Why Has the ROI on Unconscious Bias Training Been Stubbornly Low?

Recently I was asked to deliver a talk to over a thousand people on unconscious bias. It’s not one of my favourite topics, but it narrowly beats the time that I was asked to deliver a workshop on harassment and discrimination – not exactly a barrel of laughs.

Unconscious bias training is under the spotlight. It’s been over 20 years since the research into implicit association led to its explosion in the early 2000s, and yet most organisations remain fairly homogenous.

If we use diversity in the boardroom as an indicator of true progress, it would be difficult to argue that there has been a decent return on the investment made by countless firms in unconscious bias training. On top of that, factor in the time and money spent on programmes that aim to ‘fix’ those that are not able to break through the glass ceiling, and it begs the legitimate but uncomfortable question of whether this type of training is paying dividends.

In July 2020, there were more CEO’s in the FTSE 100 named ‘Peter’ than there were females. And in February 2021, it was reported that the FTSE 100 had zero leaders who are radicalised as black, in any of the top 3 positions in the company – Chair, CEO or CFO. Statistics on disability and LGBTQ+ representation in leadership are not readily available; although, in 2014, Tim Cooke became the first openly gay CEO of a Fortune 500 company.

Regardless of how much has been invested in this area, the dial hasn’t moved much, especially in the upper echelons. Following the Trump administration’s parting shot, some organisations, including the UK Government, have decided to abandon it altogether. Yet, there is a real danger that we throw the baby out with the bathwater.

In my humble opinion: part of the problem with unconscious bias training of old is that its purpose was confused. It had the potential to shame, demonise, victimise or absolve completely. It was the panacea to all Diversity and Inclusion (D&I) ‘issues’ even though we know that the challenges of creating a truly diverse and inclusive workplace are complex. The reasons for under-representation or exclusion for one particular group may not be the same for another and differs along the employee journey of selection, management and promotion. Even within groups, there may be complex subtleties, and an unconscious bias training ‘blue pill’ does not fix everything.

Does that mean that it serves no purpose and should be scrapped? Not necessarily. As a society, we are more aware of unconscious bias than ever before. We now need to move beyond awareness to training that drives action. Talk is cheap, and too many companies have been talking the talk without walking the walk. Those that have made concerted attempts, with initiatives like reverse mentoring, employee resource groups, and diversity councils, have still found things have not shifted enough. So, we need to focus our attention on creating solutions that are not performative, copy-cat actions, chasing the latest fad, or jumping on the bandwagon.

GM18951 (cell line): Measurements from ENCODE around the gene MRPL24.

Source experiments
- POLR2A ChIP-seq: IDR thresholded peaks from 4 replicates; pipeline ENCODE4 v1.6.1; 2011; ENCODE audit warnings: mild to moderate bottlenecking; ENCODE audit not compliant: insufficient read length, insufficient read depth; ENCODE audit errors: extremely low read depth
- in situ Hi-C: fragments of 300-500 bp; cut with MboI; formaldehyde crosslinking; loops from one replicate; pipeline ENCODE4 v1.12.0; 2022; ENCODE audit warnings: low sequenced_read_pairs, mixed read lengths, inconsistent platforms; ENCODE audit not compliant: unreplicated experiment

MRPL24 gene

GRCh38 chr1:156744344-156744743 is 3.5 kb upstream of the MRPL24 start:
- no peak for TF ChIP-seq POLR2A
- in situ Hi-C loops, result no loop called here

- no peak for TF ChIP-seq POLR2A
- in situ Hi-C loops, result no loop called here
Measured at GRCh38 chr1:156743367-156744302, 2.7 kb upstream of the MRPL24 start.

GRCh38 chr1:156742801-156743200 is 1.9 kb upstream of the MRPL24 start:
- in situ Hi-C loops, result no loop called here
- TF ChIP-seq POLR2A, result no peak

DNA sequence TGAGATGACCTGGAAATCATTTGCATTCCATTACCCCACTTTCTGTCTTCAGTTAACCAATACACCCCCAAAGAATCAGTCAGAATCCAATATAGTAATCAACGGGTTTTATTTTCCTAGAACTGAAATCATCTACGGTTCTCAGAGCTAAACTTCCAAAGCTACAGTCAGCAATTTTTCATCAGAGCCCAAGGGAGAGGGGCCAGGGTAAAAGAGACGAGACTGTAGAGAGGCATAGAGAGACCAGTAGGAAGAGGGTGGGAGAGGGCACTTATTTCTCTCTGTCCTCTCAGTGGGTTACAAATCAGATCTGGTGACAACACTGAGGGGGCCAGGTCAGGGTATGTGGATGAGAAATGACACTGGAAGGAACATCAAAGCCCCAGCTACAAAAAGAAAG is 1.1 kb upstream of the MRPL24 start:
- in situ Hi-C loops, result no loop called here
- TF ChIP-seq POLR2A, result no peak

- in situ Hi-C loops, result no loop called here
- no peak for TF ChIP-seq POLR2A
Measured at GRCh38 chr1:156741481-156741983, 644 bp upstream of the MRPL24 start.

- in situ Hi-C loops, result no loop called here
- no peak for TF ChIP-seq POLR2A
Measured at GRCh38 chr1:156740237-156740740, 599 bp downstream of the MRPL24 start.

Learning about bias still has its place in D&I but not through the narrow lens of implicit association, which was largely designed around race and gender. We all employ biases every day in the thousands of decisions we make. As individuals, teams and companies, it is useful to understand how these biases, also known as mental shortcuts, can and often do lead to suboptimal decisions across a broad range of challenges such as allocation of resources, product and market strategy as well as who to hire and fire. When considered in this broad context, bias ‘training’ becomes less politicised, less emotive, and there are practical thinking strategies that can be taught to counter the bias. Part of the problem with unconscious bias training is it has been taught as a human wiring ‘issue’ rather than an analytical problem to solve.

Training to create real inclusion, where people from all walks of life can feel like they belong, cannot be a one size fits all. Whilst there are similarities, dominant biases and D&I challenges do differ based on the type of company, location, culture and objectives. There are no silver bullets, and the appropriate training needs to focus on delivering genuine, lasting change in a way that is right for that organisation, its unique purpose and strategy.


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